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I’ll never forget the first election I covered.
I was a poor reporter, barely making more than minimum wage and trying to get by on it.
Ground zero for election coverage was the courthouse in Pineville, Ky., and Election Day was the highlight of my professional calendar.
The county clerk’s office — and many other contributors — brought in a feast of casseroles, meats, side dishes, snacks and desserts and shared willingly with all.
This was where I had my first blissful tastes of (then) exotic dishes like Mississippi mud cake and death by chocolate.
No matter which side of the political aisle you were on, the spread brought people together, both before and after the election.
Sure, some of the more devout party members jostled, but who can stay mad for long with a bowl of homemade banana pudding before them?
It took hours, it seems, to secure and bring in the voting machines from outlying communities in the Bell County coalfields.
Then it took hours more to count absentee ballots.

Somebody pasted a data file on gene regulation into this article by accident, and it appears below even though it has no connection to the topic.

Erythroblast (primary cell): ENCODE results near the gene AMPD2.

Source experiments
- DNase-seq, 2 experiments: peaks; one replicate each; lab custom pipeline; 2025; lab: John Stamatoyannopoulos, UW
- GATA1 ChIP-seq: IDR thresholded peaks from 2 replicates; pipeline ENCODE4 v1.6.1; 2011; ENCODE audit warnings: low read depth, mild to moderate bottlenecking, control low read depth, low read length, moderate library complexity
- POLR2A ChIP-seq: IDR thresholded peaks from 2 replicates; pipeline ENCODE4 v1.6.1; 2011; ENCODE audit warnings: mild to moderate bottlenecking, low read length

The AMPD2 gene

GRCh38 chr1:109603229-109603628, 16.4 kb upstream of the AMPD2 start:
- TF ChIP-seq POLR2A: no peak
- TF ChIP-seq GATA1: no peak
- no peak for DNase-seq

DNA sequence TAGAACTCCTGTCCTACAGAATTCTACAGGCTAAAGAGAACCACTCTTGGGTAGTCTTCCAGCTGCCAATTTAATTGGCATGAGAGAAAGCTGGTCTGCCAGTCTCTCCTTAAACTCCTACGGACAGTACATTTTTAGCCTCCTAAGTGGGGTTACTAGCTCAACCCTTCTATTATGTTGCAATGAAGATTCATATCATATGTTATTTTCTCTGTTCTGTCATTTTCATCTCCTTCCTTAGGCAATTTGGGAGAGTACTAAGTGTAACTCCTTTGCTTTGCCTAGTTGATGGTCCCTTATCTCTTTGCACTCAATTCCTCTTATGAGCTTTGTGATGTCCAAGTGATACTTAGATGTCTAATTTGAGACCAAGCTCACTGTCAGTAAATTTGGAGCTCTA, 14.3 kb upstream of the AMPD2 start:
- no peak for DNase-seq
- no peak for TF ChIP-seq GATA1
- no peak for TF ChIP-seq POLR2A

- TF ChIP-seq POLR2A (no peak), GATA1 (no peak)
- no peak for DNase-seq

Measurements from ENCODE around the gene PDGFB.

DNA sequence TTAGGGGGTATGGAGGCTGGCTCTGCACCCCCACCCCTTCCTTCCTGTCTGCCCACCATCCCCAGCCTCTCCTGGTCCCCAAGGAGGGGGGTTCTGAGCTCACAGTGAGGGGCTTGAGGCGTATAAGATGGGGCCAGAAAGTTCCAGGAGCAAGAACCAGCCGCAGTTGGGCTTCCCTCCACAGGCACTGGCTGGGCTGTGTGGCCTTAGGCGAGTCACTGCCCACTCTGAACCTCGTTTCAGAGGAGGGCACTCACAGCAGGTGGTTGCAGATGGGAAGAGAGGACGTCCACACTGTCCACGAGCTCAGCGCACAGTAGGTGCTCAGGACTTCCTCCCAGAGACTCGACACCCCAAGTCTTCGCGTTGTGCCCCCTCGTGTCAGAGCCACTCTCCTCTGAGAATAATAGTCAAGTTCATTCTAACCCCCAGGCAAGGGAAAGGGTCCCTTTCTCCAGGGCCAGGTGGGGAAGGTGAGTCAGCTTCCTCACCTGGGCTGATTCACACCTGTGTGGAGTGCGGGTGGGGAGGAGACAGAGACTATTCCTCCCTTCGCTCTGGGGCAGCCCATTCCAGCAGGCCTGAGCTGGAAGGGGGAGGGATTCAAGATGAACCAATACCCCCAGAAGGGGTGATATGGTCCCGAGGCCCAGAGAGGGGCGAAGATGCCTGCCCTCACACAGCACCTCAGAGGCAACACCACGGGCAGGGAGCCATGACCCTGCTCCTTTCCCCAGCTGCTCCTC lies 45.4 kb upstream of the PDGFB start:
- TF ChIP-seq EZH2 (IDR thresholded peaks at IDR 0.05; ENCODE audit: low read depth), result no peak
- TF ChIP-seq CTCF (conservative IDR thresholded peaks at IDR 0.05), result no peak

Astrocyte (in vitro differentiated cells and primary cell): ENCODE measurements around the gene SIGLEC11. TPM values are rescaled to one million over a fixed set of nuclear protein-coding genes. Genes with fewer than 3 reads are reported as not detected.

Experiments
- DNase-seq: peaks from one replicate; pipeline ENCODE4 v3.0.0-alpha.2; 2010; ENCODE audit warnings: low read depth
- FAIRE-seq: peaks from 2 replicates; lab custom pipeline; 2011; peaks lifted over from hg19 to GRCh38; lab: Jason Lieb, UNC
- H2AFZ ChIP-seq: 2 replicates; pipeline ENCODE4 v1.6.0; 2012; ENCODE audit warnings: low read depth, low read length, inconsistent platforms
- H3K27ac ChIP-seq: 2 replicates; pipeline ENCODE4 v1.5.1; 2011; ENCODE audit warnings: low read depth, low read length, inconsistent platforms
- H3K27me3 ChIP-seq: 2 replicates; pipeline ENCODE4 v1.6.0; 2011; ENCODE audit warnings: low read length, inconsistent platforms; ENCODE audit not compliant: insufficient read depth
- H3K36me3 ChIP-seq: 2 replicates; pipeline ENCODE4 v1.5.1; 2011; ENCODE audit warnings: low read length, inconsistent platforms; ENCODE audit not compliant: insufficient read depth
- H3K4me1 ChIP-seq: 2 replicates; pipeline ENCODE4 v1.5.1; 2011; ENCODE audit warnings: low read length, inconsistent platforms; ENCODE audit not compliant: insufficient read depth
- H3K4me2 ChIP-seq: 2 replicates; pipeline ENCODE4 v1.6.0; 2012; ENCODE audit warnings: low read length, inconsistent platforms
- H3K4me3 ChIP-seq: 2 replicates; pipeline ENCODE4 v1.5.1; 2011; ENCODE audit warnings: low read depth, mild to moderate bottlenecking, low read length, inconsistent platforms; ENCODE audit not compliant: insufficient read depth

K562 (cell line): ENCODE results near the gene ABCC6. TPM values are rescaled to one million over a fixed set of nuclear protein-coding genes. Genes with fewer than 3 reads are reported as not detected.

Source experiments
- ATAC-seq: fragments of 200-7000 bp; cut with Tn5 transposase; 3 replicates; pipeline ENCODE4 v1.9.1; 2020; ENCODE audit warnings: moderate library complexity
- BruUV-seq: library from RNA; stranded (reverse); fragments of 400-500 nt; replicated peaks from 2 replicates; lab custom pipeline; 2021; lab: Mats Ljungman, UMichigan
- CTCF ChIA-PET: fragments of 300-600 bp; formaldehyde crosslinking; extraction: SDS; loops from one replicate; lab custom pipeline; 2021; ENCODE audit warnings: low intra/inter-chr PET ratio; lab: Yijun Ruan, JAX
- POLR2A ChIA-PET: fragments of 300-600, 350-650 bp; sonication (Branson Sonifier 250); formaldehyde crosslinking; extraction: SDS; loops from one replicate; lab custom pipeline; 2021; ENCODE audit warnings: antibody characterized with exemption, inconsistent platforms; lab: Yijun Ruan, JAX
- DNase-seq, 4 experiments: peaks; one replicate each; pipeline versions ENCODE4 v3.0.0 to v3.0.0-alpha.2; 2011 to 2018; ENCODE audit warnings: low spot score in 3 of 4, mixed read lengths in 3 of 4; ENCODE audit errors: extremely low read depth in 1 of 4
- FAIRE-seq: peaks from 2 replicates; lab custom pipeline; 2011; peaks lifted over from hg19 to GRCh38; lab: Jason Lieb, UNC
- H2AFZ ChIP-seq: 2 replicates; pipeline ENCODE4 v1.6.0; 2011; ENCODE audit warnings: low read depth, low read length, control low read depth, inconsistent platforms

Typically, I’d sit around with the election commission until around 1 a.m., when we finally had final, if unofficial, numbers.
The election chairman was a curmudgeonly fellow who chewed tobacco.
That first night, he admonished me not to shoot a picture of him spitting — as if I thought readers would want to see such a thing.
In today’s digital world, most returns come in quickly and late-night stays at the courthouse are unnecessary.
With early voting, the festive feeling of Election Day has also lost some luster.
I did not vote early, and when I rolled in to vote at the Kingston Community Center Tuesday around 9 a.m., I went right on through.
I missed the camaraderie of standing in line with others who believe in preserving democracy by doing their civic duty.
I had the chance to watch the state and national returns roll in at a friend’s house, but I blew it.
Needing a post-work nap, I set the timer on my cellphone for an hour and soundly slept through the alarm.
Technology is good and I love it, even if it sometimes seems to outsmart me.
But forgive me if I sometimes feel wistful over the energy, excitement — and eats — that went along with those long-ago, hand-counted elections.